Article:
US President Joe Biden has decided that all American troops will be withdrawn from Afghanistan by September 11 this year, exactly two decades after the 9/11 attack on the twin trade towers in New York, the White House said on Tuesday.

The Pentagon will end the country's longest war with just one signed order, but will it change the destiny of the war-ravaged nation or will the Biden move further push them towards instability and extremism? Going by the aggression shown by Taliban, it seems the country might be heading for another phase of Taliban dominance in absence of the US support.

A new US intelligence report, released on Tuesday, assessed that a peace deal was unlikely in the next year and that the Taliban would make battlefield gains.

“The Afghan government will struggle to hold the Taliban at bay if the coalition withdraws support,” the report said.

Just hours after the reports of the US troop withdrawal were out, the Taliban said that they will not attend a summit on Afghanistan's future in Turkey this month until all foreign forces leave their country.

Would the US drawdown from Afghanistan lead to a civil war or the return of terror groups - Al Qaeda and ISIS?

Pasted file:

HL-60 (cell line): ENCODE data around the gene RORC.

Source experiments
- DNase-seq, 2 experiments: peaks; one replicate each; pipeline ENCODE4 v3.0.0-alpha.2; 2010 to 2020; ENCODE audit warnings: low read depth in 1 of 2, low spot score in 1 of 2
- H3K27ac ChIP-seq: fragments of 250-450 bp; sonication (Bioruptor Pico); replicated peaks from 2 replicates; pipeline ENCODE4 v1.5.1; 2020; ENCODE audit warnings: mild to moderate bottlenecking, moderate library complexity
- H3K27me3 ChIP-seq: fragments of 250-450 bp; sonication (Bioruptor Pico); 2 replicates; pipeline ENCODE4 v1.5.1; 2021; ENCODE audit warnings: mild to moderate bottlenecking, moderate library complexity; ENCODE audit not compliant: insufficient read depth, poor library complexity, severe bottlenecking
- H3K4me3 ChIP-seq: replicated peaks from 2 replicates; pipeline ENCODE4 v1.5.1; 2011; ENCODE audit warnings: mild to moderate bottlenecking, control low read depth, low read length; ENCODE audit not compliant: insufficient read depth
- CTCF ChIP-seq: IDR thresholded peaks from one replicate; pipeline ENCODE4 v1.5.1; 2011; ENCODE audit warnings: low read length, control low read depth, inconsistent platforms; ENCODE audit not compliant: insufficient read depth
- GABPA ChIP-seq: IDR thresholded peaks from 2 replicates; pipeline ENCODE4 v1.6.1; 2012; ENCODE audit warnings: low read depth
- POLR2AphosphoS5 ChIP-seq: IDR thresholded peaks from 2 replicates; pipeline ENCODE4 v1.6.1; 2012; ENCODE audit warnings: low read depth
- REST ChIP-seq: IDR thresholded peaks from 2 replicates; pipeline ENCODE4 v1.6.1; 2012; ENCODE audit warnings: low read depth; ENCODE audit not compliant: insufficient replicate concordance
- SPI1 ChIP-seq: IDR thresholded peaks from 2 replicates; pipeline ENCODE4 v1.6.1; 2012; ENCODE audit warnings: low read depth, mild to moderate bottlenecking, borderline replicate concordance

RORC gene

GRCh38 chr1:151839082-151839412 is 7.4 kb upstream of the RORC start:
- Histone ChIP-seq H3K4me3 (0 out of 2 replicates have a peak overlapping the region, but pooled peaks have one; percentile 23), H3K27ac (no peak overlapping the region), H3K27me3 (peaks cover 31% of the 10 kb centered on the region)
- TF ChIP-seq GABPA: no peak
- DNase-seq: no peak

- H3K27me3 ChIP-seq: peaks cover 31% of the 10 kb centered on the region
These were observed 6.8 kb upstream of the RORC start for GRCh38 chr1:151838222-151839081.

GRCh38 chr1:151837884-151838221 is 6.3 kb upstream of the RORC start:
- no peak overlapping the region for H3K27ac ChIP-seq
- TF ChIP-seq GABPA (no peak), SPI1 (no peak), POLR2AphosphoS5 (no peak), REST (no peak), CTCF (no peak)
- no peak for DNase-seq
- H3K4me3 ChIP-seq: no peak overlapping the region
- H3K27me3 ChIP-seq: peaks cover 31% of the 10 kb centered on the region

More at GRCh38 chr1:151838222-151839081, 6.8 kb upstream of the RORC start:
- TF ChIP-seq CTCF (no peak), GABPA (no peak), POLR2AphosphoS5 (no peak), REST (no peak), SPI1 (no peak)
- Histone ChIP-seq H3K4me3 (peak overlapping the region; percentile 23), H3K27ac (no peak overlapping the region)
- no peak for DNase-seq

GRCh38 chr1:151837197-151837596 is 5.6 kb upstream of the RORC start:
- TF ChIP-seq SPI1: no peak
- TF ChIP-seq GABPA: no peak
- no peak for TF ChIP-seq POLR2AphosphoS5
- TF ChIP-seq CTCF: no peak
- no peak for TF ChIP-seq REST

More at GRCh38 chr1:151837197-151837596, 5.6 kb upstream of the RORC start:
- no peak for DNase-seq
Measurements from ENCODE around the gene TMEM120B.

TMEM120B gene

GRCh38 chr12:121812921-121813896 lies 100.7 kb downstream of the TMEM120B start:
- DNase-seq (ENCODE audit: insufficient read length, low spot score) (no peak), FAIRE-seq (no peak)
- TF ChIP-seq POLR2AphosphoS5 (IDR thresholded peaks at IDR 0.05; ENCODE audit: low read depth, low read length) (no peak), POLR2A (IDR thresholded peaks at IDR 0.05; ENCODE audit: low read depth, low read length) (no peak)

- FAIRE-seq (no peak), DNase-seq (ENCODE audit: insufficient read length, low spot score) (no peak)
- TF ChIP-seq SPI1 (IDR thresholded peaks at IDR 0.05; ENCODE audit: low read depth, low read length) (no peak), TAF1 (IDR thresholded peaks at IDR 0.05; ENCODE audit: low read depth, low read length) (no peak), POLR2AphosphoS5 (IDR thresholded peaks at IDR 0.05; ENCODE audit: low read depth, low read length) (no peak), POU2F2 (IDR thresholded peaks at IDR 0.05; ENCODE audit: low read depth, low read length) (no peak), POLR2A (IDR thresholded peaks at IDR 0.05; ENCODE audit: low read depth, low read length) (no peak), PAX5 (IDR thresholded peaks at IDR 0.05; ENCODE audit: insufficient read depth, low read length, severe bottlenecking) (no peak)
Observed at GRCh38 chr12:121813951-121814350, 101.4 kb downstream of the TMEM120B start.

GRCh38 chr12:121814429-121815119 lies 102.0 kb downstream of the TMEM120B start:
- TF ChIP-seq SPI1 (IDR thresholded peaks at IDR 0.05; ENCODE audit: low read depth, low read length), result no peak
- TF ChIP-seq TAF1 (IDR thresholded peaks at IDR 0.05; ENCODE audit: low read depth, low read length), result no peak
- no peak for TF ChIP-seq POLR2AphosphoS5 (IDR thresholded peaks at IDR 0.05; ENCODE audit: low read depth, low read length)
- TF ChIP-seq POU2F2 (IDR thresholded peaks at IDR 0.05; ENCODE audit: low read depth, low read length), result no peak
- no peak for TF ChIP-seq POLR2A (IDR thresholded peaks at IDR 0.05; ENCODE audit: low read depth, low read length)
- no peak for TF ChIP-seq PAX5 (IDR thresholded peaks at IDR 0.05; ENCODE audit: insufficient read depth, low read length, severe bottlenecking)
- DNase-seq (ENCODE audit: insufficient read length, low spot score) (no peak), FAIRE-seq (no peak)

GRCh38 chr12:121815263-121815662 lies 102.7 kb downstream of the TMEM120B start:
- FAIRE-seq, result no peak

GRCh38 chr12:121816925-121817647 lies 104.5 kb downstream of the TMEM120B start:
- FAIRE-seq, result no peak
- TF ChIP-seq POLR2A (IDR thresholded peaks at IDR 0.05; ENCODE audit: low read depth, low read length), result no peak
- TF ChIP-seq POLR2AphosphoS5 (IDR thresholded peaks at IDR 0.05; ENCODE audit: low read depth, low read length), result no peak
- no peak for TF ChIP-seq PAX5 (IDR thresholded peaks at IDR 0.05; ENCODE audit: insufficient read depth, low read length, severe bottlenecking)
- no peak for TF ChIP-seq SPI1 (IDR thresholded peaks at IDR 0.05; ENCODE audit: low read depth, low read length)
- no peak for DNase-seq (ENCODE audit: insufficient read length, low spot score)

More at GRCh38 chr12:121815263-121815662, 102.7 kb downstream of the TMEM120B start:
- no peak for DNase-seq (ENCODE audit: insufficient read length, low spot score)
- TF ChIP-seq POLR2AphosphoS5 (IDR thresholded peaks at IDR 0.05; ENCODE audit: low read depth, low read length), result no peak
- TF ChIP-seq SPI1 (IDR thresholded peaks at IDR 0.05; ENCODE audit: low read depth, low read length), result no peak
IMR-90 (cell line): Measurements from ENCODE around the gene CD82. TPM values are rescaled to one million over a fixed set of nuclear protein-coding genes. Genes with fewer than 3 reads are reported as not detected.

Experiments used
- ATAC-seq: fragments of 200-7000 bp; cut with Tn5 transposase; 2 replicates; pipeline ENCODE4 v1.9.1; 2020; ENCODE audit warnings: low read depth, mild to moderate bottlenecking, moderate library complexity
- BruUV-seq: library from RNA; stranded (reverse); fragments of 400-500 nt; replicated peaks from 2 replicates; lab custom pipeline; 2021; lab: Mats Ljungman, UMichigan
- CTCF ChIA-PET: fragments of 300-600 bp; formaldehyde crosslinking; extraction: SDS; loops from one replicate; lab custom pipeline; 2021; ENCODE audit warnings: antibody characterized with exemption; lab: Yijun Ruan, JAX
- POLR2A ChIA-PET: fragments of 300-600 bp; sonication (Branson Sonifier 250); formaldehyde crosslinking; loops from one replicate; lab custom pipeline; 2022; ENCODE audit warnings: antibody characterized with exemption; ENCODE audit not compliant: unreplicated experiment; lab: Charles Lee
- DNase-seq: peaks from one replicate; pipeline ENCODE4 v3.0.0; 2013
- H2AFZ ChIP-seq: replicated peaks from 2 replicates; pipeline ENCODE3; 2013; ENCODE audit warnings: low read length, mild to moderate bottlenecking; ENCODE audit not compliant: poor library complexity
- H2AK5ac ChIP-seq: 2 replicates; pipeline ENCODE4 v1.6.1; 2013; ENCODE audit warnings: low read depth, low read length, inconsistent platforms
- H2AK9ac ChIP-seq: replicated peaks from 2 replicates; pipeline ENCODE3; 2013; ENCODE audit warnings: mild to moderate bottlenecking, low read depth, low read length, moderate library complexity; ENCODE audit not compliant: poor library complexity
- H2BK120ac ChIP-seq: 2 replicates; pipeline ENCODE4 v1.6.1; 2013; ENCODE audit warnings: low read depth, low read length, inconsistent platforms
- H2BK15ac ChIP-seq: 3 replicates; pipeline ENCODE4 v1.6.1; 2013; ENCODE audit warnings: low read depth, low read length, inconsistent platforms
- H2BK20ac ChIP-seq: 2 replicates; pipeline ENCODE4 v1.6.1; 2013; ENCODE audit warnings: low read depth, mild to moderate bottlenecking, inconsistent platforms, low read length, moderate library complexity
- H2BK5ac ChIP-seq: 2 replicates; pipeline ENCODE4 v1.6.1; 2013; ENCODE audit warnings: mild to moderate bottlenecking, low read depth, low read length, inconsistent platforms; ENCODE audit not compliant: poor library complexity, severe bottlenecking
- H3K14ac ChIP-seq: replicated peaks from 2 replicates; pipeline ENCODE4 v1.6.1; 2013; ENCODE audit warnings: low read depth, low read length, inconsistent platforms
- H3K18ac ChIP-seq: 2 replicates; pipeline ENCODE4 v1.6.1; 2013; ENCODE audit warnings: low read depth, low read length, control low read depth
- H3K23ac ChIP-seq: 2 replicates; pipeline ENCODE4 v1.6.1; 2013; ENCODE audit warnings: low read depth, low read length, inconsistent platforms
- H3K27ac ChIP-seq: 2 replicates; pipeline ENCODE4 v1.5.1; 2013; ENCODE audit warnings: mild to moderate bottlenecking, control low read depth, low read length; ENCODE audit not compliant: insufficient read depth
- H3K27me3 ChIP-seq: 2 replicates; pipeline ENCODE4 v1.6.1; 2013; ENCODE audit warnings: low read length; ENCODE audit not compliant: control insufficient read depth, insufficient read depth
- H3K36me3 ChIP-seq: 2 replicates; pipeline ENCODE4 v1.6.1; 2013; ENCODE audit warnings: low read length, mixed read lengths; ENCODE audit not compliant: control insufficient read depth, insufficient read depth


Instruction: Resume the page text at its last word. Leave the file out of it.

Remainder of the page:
The intelligence report, however, did not say anything about the return of Al Qaeda in Afghanistan, but experts believe that money-seeking Taliban, just as they did in 2001, could allow Al Qaeda to regroup in the war-torn fund-hungry nation.

ISIS, which has been decimated in Iraq, could also expand its footprints in the country, which has been at war for the last 40 years. The deep pockets of the ISIS group could repeat what terrorist Osama Bin Laden did to the then Taliban chief Mullah Omar - Shelter for money.

Joe Biden's early plans were to keep a residual force to strike at Al-Qaeda or an emergent Islamic State extremist threat or making a withdrawal contingent on progress on the ground or in slow-moving peace talks. He, however, decided to go for a complete withdrawal other than limited US personnel to guard the US installations including the imposing embassy in Kabul, AFP reported, quoting a senior White House official.

The Biden official, however, warned the Taliban -- who are as of now observing a peace deal with the US but not with Afghan forces -- not to strike at the coalition forces as the Big Daddy, the US, exits the country or else "we will hit back hard."